These past 12 months have been exciting for Hilary and I -- yet another year full of adventure in the Adirondacks and beyond. From camping in the remote wilderness, paddling new bodies of water, observing 360 views from mountaintop fire towers, making the journey up 8 of the Adirondack High Peaks, and exploring the European Alps, it’s been a year we’ll never forget
On a crisp and clear fall day, Evan and I got an early start out of the St. Hubert’s parking lot. Our destinations for the day: Nippletop and Dial. We decided to do the loop counter-clockwise, ascending through Elk Pass to summit Nippletop first, followed by a gradual descent down to Dial.
Beginning from the Elk Lake parking area, Evan and I set out to hike our remaining three high peaks in the Dix Range. We started our trek by heading up the Slide Brook herd path toward Macomb Mountain. The trail is well worn and smooth for a good portion of the hike, but once you reach the rock slide portion of the trail, the tides change a bit.
On our Great Range traverse in the fall of 2012, team PureADK hiked Saddleback, followed by Basin, and after a quick stop at Little Haystack, finished with the prominent and remote Haystack. A quick jaunt beyond Basin, we made the trip over to Little Haystack, only to discover that we still had a way to go before reaching Haystack’s broad and open summit.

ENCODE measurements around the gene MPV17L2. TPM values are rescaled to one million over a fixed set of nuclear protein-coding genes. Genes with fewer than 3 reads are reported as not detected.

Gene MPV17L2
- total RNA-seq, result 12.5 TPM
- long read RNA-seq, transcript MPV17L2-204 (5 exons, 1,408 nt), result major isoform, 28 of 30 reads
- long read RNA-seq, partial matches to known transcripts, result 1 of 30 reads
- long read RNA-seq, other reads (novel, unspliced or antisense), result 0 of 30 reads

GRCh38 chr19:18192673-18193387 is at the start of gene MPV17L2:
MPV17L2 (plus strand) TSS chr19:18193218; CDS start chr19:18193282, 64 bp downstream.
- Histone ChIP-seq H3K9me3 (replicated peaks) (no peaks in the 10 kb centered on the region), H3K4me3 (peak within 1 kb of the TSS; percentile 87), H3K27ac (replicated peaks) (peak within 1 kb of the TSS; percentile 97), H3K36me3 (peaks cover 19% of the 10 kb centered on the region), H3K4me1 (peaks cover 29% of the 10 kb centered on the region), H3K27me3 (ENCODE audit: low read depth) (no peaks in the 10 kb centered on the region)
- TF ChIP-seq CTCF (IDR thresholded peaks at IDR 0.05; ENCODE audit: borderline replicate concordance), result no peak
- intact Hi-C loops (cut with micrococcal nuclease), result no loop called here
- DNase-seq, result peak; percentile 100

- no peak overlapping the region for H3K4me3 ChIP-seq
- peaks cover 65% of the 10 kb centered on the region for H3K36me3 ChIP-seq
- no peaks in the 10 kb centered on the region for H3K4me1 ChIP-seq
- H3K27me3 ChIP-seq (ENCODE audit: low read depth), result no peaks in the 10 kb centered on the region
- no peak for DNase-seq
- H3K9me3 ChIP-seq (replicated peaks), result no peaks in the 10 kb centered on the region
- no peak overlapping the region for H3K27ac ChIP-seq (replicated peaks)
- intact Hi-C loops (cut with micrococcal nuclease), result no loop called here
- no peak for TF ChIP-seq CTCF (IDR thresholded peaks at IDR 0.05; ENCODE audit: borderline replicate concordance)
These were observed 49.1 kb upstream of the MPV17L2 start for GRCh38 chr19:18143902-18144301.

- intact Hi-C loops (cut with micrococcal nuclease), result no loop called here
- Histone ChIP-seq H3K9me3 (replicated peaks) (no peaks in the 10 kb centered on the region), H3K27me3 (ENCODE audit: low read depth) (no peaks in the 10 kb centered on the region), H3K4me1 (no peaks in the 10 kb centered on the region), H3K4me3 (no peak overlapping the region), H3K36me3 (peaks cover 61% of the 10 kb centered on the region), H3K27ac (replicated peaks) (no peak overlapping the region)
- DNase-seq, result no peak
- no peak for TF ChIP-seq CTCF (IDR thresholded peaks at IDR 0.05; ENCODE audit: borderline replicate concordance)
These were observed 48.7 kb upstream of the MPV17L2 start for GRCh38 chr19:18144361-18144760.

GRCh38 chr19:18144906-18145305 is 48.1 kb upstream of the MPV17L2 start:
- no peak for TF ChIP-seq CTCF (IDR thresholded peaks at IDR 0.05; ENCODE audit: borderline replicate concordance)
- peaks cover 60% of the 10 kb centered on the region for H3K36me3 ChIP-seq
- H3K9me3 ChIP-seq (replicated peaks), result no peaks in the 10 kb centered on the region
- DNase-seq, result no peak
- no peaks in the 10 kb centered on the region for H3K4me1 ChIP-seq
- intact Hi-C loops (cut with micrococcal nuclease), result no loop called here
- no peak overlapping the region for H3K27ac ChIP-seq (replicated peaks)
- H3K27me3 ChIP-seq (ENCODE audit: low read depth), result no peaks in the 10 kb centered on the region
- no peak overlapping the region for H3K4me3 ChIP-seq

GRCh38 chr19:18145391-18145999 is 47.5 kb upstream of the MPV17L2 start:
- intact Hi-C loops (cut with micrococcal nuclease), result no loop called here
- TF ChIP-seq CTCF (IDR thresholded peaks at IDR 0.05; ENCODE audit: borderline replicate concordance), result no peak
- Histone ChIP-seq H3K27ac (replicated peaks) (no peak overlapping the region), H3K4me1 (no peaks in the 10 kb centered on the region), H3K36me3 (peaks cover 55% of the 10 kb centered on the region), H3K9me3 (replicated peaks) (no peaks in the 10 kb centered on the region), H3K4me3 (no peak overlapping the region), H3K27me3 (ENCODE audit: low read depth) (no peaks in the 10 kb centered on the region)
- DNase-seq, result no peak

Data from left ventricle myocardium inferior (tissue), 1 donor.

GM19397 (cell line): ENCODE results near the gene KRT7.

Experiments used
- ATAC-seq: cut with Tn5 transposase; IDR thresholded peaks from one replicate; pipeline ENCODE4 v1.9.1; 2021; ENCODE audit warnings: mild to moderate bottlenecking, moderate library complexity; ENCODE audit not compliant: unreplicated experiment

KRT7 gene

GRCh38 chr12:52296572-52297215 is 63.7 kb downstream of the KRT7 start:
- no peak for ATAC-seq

In the fall of 2012, we decided to be very optimistic and planned an 18-mile hike into the Great Range. We would head first to Saddleback, followed by Basin, and after a quick stop at Little Haystack, we would finish with the prominent and remote Haystack.
Flanked by Gothics to the southwest and Upper Wolfjaw to the northeast, Armstrong Mountain falls at number 22 on the High Peaks of the Adirondacks. As part of the Great Range, Armstrong can be reached from St. Huberts or The Garden.